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SAMHSA News - July/August 2007, Volume 15, Number 4

Rural Substance Abuse: Overcoming Barriers to Prevention and Treatment (Part 2)

Overcoming Psychological Barriers

Just as important as the physical barriers that keep rural residents from treatment are the psychological barriers, said author Trudee Ettlinger, Ph.D., A.P.R.N., L.A.D.C., C.C.H.P., an associate professor of nursing at Norwich University in Northfield, VT.

“Physical barriers can always be overcome, but there’s something else that happens in rural areas, especially around disadvantaged women of child-bearing age,” said Dr. Ettlinger. “There’s an enormous amount of stigma.”

Dr. Ettlinger’s contribution, “Delivering a Maternal Substance Abuse Intervention Program Along the Rural Route,” provides a model for overcoming that stigma. The paper describes the Rocking Horse program, a substance abuse prevention program for lower-income mothers in rural Vermont.

The program is supported in part by the state’s Substance Abuse Prevention and Treatment block grant from SAMHSA.

Designed to get women into treatment before they’re in crisis, the Rocking Horse program teaches at-risk women about the dangers of alcohol and illegal drug use.

The program consists of 10 weekly get-togethers. In a warm and caring environment, the participants learn about the impact of substance abuse on their health, relationships, young children, and life troubles. A substance abuse treatment professional and a specialist in child and maternal health lead the discussions. Because they live in the same communities as the participants, the leaders serve as both mentors and role models. The program provides transportation, onsite childcare, and healthy snacks.

To combat stigma, the discussions take place in church basements rather than at an agency. “It doesn’t arise out of welfare; it doesn’t arise out of child protection; and it doesn’t arise out of a treatment center,” said Dr. Ettlinger. “It belongs to the community.” Even the name helps battle stigma, she added. “Rocking Horse is a non-value-laden name,” she said. “And no one knows what it is.”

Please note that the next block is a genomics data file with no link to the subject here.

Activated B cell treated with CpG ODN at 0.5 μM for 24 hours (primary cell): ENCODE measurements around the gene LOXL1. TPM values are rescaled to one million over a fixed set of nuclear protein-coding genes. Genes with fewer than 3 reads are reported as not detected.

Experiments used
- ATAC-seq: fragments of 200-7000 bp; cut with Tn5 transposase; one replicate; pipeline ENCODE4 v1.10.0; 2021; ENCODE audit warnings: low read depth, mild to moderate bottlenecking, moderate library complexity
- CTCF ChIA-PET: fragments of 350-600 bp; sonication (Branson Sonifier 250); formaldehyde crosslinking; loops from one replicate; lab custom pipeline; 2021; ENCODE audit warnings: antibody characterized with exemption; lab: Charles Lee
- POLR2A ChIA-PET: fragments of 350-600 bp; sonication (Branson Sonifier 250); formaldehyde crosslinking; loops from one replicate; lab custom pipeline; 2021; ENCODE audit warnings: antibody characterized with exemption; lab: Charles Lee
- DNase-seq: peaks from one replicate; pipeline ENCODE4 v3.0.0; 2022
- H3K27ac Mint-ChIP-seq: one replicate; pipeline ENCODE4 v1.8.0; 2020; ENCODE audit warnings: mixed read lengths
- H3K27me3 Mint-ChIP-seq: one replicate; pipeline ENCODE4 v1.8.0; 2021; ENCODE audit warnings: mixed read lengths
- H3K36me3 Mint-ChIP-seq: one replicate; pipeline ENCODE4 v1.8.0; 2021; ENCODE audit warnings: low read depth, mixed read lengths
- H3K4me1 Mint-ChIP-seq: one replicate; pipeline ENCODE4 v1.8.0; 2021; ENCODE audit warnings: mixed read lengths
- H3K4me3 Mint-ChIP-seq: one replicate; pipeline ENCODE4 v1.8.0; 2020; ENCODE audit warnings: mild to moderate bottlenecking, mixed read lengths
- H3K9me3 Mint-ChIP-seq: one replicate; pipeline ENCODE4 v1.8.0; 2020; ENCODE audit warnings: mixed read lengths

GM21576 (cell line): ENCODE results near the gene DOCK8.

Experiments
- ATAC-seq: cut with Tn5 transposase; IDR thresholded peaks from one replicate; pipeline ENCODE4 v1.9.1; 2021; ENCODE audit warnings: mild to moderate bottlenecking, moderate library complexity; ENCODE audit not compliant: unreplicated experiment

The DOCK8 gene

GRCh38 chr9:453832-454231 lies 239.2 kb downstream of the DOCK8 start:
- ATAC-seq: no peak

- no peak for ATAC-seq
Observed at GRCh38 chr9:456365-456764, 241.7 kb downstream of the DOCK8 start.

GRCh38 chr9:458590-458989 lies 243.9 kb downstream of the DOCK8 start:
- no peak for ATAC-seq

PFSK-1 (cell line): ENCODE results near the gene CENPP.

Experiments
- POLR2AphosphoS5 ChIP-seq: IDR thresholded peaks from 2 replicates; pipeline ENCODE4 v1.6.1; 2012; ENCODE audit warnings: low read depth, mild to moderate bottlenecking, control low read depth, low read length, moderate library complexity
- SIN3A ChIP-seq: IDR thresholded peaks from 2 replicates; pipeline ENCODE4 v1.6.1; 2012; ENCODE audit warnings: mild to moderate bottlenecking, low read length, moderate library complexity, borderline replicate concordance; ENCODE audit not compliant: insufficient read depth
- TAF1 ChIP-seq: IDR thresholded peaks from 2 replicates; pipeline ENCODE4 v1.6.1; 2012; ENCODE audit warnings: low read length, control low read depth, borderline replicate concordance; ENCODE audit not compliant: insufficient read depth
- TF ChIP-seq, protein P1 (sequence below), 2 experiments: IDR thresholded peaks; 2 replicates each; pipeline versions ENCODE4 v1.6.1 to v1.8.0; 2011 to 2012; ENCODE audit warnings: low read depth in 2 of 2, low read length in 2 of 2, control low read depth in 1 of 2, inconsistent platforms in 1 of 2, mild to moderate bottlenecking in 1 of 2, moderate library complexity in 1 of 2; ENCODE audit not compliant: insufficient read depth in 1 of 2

Over the program’s 5 years of existence, informal evaluations have suggested that the approach works. Using pre- and post-tests, Dr. Ettlinger and her colleagues have found that participants seem to handle stress better, parent more effectively, and increase their understanding of the risks of alcohol and drug use. There even appear to be dramatic reductions in their binge drinking.

Although more formal evaluation is needed, said Dr. Ettlinger, the women themselves clearly believe the program has something to offer.

The program has proven so popular that there are now reunion groups for women who have finished the 10-week program but want more. The monthly sessions help the women stay connected, Dr. Ettlinger added.

To request a free print copy of TAP 28, contact SAMHSA’s Health Information Network at 1-877-SAMHSA-7 (1-877-726-4727) or 1-800-487-4889 (TDD). Request inventory number SMA06-4183. Online, the full text of TAP 28 is available in PDF format at of Article

See Part 1: Overcoming Barriers to Prevention, Treatment

Rural Resources »

2008 Conference, Web Casts »

From the Administrator: Putting Rural Substance Abuse “On the Map” »

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Inside This Issue
Rural Substance Abuse:
Overcoming Barriers to Prevention, Treatment
 Part 1
 Part 2
 Rural Resources
 2008 Conference, Web Casts
From the Administrator:
Putting Rural Substance Abuse “On the Map”

Sign Up for SAMHSA's eNetwork!

Grants: Looking Ahead to 2008

Suicide Prevention &

Anti-Stigma Campaign: Friends Make a Difference

Preventing FASD in Native Communities

Underage Drinking
Radio PSAs Help Parents “Start Talking”

Action Guides for Families, Educators

Ready for Recovery Month?

Mental Health Workgroup Meets with Afghanistan Ambassador

Keeping Children Safe, Helping Families Recover

Co-Occurring Disorders: Two New Papers

Drug Tests or Self Reports: Which Works Best?

Treatment Directory Updated

New Navajo & Russian Publications

Problem Gambling: Beating the Odds

Behavioral Health: CA’s Asian Pacific Family Center

Mental Health on Campus: R.I.S.E. Helps Students


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SAMHSA News - July/August 2007, Volume 15, Number 4